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Arts & Culture
Arts & Culture
UPDATED: May 3, 2011 NO. 18 MAY 5, 2011
A Painting Tells Its Story
Separated parts of an ancient Chinese painting to be displayed together

INCOMPLETE TREASURE: Part of the painting Dwelling in the Fuchun Mountains housed in the Zhejiang Provincial Museum (FILE)

Chinese Premier Wen Jiabao told a story about a famous Chinese painting Dwelling in the Fuchun Mountains at a press conference after the Third Session of the 11th National People's Congress in March 2010. Half of the painting is kept in a museum in Hangzhou, capital of Zhejiang Province, while the other half is housed in the "National Palace Museum" in Taiwan. Wen said he hoped one day the two pieces of the painting will be brought together again­­—and expressed the same wish not only for the painting but also for the people on both sides of the Taiwan Straits.

In the near future the two parts will come together actually for the first time since they were torn apart. The painting is about to be displayed in its entirety at an exhibition in the "National Palace Museum" in Taipei from June 1 to September 25.

The idea of reuniting the painting brewed as early as 1998. But, "the good wish could not be achieved because of the cross-Straits relations at that time," said Chen Hao, Curator of Zhejiang Provincial Museum, where the first half of the painting is housed.

Academically, it is significant to reunite the painting. More importantly, the painting is imbued with too many stories of the vicissitudes of society, he said. "It is the epitome of the history of China. The display in its entirety embodies the strong wish of people across the Straits for the reunification of the country."

"The two pieces of Dwelling in the Fuchun Mountains are like siblings. They are of one blood," said Shan Guoqiang, a research fellow with the Palace Museum in Beijing.

Fu Shen, a former professor of "National Taiwan University," who has carried out extensive research into the painting for a long time, says there are many coincidences in the painting's history. The painting was completed in 1350, a Year of Tiger according to the lunar calendar. It was burnt and torn apart in 1650, also a Year of Tiger. In 2010, another Year of Tiger, when it was talked about by Premier Wen, the famous painting has once again aroused the public's interest. It has become a cultural symbol connecting both sides of the Taiwan Straits.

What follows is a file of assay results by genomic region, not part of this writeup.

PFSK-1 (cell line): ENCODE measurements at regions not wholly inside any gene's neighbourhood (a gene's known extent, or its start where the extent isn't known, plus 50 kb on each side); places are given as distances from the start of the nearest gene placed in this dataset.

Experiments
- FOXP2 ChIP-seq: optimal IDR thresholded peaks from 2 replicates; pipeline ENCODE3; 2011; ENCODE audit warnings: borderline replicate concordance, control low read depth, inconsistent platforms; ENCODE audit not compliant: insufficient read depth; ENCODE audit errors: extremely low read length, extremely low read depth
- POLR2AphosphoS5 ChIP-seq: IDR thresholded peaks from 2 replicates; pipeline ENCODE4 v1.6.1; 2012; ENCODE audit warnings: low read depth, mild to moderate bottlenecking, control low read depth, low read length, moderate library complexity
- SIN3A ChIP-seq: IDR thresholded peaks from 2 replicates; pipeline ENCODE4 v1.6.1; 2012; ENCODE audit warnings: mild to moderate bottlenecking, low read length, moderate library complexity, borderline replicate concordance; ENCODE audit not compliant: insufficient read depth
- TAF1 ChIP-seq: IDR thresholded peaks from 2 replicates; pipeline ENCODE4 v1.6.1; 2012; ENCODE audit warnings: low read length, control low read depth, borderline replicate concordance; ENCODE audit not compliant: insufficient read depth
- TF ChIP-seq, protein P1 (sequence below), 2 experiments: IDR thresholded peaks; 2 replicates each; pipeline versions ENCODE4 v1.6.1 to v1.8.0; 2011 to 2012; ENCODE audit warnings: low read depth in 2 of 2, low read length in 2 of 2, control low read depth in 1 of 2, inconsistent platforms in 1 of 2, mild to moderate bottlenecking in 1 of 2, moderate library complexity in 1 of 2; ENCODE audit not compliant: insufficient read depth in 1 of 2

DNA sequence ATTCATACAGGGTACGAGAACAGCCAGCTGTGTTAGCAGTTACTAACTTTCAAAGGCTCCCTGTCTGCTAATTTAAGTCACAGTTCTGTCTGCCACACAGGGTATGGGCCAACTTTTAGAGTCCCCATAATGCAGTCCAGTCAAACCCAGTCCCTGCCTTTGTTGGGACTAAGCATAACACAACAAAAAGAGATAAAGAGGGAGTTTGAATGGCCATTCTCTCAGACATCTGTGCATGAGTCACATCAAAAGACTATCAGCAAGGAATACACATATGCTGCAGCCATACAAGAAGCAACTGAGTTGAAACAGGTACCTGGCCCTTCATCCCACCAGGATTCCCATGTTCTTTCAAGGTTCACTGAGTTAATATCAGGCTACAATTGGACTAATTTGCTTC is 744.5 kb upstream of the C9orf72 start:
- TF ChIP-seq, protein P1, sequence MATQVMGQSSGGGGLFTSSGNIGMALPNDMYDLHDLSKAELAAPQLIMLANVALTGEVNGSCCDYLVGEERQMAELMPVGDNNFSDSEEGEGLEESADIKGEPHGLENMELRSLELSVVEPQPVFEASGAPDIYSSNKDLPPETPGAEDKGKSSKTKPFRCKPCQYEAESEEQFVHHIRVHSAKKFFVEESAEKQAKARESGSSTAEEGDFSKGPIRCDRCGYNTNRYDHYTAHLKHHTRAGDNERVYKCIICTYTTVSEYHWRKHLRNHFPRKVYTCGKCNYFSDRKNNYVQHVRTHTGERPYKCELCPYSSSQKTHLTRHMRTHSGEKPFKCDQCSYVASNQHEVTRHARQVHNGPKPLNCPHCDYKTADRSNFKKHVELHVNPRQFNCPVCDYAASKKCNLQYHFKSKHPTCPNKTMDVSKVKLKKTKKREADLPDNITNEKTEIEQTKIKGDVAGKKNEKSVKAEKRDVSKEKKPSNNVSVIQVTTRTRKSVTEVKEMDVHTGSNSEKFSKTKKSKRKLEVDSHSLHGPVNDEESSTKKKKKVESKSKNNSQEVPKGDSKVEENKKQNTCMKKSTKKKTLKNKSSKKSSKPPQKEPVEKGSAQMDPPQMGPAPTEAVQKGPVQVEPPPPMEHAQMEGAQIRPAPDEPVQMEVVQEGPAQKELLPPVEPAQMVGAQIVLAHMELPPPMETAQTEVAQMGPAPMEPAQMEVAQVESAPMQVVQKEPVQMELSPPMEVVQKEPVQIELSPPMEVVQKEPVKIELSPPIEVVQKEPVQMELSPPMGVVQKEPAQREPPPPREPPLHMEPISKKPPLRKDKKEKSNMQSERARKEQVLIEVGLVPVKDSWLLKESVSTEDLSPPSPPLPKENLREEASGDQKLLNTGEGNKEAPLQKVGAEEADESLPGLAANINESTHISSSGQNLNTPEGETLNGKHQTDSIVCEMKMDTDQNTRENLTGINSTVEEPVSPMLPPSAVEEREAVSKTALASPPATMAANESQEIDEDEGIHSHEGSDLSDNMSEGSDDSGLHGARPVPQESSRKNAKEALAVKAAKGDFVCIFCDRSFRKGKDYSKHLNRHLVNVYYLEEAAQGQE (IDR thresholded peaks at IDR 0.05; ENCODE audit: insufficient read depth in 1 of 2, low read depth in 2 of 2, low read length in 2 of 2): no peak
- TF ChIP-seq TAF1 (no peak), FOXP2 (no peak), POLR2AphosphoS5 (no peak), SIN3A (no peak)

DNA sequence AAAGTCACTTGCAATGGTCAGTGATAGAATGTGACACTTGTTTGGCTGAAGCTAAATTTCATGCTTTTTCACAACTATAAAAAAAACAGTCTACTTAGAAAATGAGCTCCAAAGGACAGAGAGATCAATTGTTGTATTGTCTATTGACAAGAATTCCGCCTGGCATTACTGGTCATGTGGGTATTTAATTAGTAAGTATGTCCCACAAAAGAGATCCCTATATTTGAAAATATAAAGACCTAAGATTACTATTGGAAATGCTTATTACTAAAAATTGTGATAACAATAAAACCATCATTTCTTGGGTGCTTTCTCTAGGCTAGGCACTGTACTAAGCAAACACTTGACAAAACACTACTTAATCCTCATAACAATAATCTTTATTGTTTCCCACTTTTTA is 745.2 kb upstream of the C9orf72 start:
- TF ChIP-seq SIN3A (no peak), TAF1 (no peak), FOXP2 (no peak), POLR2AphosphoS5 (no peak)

Dwelling in the Fuchun Mountains, created by well-known painter Huang Gongwang (1269-1354) of the Yuan Dynasty (1206-1368), is considered a masterpiece of traditional Chinese landscape paintings. The painting is regarded as one of the top 10 most famous classical art works of China, and its unique style and creative techniques have had and are still exerting a great influence on later generation painters.

The entire original painting was 848 cm in length, and portrayed the early autumn scenery along the Fuchun River in east China's Zhejiang Province. Huang began to work on the painting in 1348 and it took him about three years to complete.

Huang is one of the four most famous painters of the Yuan Dynasty. He was a low-rank official in Dadu (today's Beijing), then capital of the dynasty, and was imprisoned as a result of an unjust sentence. After he was released, he began traveling around the country and drew pictures to amuse himself. In his 50s, Huang became a hermit living along the Fuchun River area where he began to learn from a painting master and dedicate his life to Chinese landscape painting.

In his late 70s, at the invitation of one of his friends, Huang began to draw the grand work, Dwelling in the Fuchun Mountains. Huang lived in a cottage on the Fuchun River bank, observing the scenery around the river day by day, gradually outlining all the scenic views in his mind. The creation took several years, and shortly after Huang finished it, he passed away.

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